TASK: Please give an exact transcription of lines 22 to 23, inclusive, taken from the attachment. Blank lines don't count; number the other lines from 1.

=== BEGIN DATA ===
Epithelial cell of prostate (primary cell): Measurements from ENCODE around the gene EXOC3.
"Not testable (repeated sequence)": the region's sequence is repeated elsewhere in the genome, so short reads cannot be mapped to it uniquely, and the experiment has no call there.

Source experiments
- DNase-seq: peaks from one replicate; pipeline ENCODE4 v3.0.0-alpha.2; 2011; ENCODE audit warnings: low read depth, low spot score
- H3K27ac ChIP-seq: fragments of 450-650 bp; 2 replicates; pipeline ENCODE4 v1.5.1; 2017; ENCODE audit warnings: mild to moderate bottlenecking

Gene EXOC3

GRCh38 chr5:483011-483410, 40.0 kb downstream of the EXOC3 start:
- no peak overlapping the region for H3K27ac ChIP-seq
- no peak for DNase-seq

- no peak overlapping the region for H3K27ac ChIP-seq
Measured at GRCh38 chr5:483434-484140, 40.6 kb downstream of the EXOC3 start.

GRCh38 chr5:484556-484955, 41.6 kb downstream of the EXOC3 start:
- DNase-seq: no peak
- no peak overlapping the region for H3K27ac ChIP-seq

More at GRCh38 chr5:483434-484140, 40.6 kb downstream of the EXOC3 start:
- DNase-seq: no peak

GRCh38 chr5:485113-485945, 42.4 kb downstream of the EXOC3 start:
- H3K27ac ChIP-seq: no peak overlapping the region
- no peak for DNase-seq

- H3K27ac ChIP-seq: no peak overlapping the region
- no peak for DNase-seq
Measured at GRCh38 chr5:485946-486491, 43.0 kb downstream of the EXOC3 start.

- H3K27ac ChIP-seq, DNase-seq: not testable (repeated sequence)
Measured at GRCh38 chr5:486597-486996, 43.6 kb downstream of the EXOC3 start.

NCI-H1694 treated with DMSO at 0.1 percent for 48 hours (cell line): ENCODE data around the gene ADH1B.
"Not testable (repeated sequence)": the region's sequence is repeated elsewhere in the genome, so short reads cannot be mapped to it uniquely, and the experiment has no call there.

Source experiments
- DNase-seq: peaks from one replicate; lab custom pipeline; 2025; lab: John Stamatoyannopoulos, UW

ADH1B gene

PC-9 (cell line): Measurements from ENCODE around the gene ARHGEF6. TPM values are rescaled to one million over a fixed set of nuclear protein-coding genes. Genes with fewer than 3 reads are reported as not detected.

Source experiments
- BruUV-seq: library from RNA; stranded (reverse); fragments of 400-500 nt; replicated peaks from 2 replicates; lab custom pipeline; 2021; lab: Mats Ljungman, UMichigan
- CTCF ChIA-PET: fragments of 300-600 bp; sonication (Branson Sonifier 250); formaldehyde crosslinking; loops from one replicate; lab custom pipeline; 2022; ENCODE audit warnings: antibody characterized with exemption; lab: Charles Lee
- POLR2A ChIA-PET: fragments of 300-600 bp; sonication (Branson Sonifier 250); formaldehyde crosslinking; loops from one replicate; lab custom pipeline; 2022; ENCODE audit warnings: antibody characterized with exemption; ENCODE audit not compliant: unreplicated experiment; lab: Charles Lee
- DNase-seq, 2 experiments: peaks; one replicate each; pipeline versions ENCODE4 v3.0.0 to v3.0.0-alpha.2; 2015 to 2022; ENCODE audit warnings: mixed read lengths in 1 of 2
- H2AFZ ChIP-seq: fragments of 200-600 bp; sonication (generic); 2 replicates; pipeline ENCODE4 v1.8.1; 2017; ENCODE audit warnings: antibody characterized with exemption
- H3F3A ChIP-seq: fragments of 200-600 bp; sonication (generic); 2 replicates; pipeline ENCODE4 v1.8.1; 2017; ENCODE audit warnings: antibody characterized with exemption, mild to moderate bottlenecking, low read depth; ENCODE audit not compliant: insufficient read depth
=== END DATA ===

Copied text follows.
Measured at GRCh38 chr5:485946-486491, 43.0 kb downstream of the EXOC3 start.

- H3K27ac ChIP-seq, DNase-seq: not testable (repeated sequence)